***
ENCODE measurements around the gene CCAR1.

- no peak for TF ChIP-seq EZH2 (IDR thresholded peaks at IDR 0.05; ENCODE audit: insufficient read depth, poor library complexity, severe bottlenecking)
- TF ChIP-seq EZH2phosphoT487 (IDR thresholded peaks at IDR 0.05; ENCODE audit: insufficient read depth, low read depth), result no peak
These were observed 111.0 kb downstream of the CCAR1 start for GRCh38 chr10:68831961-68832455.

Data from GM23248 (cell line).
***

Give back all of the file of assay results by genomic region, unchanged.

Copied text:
ENCODE measurements around the gene CCAR1.

- no peak for TF ChIP-seq EZH2 (IDR thresholded peaks at IDR 0.05; ENCODE audit: insufficient read depth, poor library complexity, severe bottlenecking)
- TF ChIP-seq EZH2phosphoT487 (IDR thresholded peaks at IDR 0.05; ENCODE audit: insufficient read depth, low read depth), result no peak
These were observed 111.0 kb downstream of the CCAR1 start for GRCh38 chr10:68831961-68832455.

Data from GM23248 (cell line).